RMIT University, Geo-Eng Australia Pty Ltd and Pyramid Salt Pty Ltd have developed a commercial solar pond in north-central Victoria. Here the heat from the solar pond is used to dry salt. They have calculated that northern Victoria can produce process heat (40 - 80 oC) for a wide range of applications at an average cost of about between $10 and $15/GJ.

A solar collector trough.  Photo courtesy USA Dept. Environment.
Solar collector troughs are another way of using solar energy to heat water.
The technique uses a pond of water in which the salinity (and therefore, density) increases with depth. There is a dark coloured liner on the bottom of the pond to absorb solar energy. This results in the water in the bottom of the pond becoming hotter. In a simple pond, the hot water would then rise to the surface and the heat would be lost to the atmosphere. In this case, the bottom water is too dense, because of its very high salinity, to rise. It stays on the bottom and gets hotter and hotter. For a fuller description of the process, look-up the RMIT Web site, or read the story on the ABC Landline site.


Recycle or reuse

Glass Forever states that up to 18% of the energy required to make new glass bottles is saved by recycling old glass. Other pages on the Net indicate even more energy might be saved by recycling.


What if the bottle has contained a toxic substance?

One reason against reusing bottles is that they may contain toxic substances that people have stored in them. I can see two reasons why this should not be taken as a reason to not reuse them:
  1. For a great many years beer bottles were reused in Australia. I don't remember hearing that anyone ever suffered from toxic materials in reused beer bottles;
  2. Technology has come a long way. Surely bottle cleaning could be done thoroughly and automatic systems could be developed to make check that nothing remained in the bottles.
But how much energy would be saved if the bottle was cleaned out and reused rather than melted and re-cast, 95%?

In the developed countries we are encouraged to recycle, and I don't doubt that recycling is better than dumping in a land fill, but how much better again would it be if we reused rather than recycled?

In a World in serious trouble with greenhouse/climate change it is unacceptable to smash a bottle, remelt the glass, and recast a new bottle rather than cleaning out and reusing the old bottle.



There is not much point in me writing at any length on plastic other than to say that pollution from waste plastic is a huge environmental disaster. I would like to see a heavy tax placed on the production of all plastic to disencentivize its use.

I'm sure there are many excellent sites on the internet that provide information on the environmental damage caused by plastic waste. A good place to start would be Wikipedia's article on plastic pollution.

This section added

The consequences of our actions

I have believed for many years that we should always consider the consequences of whatever we do. Humans are intelligent animals, although we do have to make an effort to use that intelligence. It seems that many have got into the habit of just drifting through life as far as the consequences of our actions are concerned. Some of us, apparently many of us, don't care what fall out there is from what we do.

It is a great pity for those who do care, that so many don't. We all have to suffer jointly many of the consequences of people's actions as individuals. In particular, the future of all life on Earth is impacted by the emissions that each and every one of us is responsible for individually.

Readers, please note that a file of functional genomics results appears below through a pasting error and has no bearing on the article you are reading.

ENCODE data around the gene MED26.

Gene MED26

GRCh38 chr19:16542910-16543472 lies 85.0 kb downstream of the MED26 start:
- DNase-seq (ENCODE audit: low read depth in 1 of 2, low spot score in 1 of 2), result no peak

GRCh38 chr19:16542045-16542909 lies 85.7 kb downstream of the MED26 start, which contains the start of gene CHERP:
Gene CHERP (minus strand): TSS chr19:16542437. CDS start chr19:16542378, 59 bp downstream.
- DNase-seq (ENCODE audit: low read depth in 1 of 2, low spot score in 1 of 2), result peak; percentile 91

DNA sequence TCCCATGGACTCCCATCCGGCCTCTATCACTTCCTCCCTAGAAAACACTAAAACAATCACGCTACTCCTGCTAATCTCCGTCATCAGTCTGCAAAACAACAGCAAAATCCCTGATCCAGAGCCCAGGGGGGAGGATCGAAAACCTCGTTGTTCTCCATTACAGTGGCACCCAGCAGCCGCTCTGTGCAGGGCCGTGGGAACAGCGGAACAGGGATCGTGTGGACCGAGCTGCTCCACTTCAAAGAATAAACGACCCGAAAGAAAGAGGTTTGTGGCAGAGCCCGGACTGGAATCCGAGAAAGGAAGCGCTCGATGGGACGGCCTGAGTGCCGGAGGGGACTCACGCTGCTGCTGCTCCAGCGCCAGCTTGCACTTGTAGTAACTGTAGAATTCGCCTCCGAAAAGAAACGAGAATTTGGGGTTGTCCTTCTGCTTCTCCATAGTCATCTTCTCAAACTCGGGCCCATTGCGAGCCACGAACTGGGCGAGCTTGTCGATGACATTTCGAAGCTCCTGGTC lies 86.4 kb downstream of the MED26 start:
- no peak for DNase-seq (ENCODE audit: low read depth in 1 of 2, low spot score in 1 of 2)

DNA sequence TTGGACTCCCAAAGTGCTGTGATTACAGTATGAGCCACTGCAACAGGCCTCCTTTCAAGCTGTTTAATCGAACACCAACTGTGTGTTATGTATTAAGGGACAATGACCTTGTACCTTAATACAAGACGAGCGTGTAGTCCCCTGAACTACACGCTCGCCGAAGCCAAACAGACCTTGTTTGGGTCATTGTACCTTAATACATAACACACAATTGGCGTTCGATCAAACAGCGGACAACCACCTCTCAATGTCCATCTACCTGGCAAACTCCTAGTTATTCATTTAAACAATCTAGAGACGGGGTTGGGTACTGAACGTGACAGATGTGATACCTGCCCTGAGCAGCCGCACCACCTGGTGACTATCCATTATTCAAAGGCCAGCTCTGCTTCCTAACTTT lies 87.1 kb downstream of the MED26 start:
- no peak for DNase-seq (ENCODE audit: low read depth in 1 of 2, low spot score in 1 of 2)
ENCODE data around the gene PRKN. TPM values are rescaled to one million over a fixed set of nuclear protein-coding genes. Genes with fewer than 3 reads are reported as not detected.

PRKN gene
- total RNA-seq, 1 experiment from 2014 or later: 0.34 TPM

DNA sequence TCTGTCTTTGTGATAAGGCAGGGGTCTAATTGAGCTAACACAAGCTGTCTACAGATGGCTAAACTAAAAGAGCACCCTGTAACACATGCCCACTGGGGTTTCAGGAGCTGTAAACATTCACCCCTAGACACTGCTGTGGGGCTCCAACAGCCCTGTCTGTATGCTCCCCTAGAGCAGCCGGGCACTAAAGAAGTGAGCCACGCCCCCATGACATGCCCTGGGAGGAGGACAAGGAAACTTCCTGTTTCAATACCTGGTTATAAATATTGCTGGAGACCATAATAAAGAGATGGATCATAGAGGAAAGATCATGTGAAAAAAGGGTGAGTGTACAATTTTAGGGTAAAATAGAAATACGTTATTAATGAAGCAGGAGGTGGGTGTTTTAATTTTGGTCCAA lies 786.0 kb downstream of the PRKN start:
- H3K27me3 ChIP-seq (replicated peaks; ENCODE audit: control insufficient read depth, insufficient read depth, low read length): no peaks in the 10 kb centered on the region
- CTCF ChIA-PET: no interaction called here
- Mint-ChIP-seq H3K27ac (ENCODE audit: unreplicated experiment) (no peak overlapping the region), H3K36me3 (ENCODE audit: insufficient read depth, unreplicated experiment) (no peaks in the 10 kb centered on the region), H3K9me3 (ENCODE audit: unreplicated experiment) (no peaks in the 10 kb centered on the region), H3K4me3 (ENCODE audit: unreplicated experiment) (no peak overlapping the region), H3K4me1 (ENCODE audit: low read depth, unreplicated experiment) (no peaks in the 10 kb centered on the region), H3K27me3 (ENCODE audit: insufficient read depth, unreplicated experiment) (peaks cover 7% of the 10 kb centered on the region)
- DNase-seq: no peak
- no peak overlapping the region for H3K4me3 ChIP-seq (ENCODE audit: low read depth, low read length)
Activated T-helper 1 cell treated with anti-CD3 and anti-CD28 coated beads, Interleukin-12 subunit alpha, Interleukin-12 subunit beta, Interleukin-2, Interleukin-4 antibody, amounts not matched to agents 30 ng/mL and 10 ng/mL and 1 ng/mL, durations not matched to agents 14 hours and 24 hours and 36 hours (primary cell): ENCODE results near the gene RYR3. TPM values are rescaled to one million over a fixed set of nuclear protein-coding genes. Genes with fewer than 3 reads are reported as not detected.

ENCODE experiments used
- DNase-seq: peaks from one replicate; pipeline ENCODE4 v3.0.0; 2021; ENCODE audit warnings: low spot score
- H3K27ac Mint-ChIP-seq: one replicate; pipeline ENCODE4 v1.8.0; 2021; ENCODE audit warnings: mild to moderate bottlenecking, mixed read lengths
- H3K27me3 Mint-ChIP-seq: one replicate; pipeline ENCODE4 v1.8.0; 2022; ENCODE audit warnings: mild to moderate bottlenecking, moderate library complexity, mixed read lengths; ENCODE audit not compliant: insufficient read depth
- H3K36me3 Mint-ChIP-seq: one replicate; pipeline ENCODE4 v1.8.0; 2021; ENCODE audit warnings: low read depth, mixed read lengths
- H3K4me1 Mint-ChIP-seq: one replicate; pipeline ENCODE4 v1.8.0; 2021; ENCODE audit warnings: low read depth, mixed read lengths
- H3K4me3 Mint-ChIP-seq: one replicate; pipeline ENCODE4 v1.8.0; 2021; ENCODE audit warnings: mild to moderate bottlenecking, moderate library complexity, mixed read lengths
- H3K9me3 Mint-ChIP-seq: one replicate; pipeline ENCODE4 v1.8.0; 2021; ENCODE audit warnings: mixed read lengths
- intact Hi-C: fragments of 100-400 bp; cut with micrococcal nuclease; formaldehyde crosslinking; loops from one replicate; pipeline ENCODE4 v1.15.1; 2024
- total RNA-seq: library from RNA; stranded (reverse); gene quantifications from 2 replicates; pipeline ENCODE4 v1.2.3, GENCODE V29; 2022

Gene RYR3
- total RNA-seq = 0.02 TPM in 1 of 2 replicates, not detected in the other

We have choices in what we do all the time. For the sake of our shared world we should all consider how we make those choices, not just selfishly, but at least with a thought to altruism.

This section added

End word

At the time of writing there seems little hope that humanity will stop or even greatly slow its relentless march toward destroying its environment.

Should we despair? No, I believe that those of us who want to protect the world should continue trying. We who do try, as individuals, will be forgotten, but perhaps there will be some record that some people tried. Giving up is not an option.

Go outside on a clear moonless night and look at the stars. (Get away from the light pollution of towns and cities if you need to.) There is the Universe, infinitely bigger than our so badly damaged little planet; humanity has not harmed the Universe, humanity is incapable of harming it.

The Universe and the Earth are billions of years old. The Earth has suffered catastrophes before, it has recovered every time, it very likely will recover from the human catastrophe. Even should it not, there must be other worlds out there supporting other life. Humanity is greatly damaging this little speck, and it may take millions of years for it to recover, but what are millions of years among billions of years and one speck among trillions of specks?

For a time, a mere moment in the life of the Universe, life on the Earth evolved to produce an intelligence capable of understanding how it and its home came to be. That is a wondrous thing.

Related pages

On external sites...

45 Sustainability Resources You Need to Know

Guide to cheap green living, by Michael Tarnez and Jeff Wilson.

15 Eco-Friendly Hacks to Eliminate Obnoxious Stains

The eco-friendly pet owner's guide to reducing your carbon pawprint; some good advice on how you can look after your pet while maintaining the highest ethical standards.

Related pages on this site...

Many pages relating to our environment are listed in the main Home page and others, relating to Australia's environment, are listed on the Australia Home page.

Climate change, the greatest challenge facing the world today

What can, and should, we be doing to reduce greenhouse gas emissions?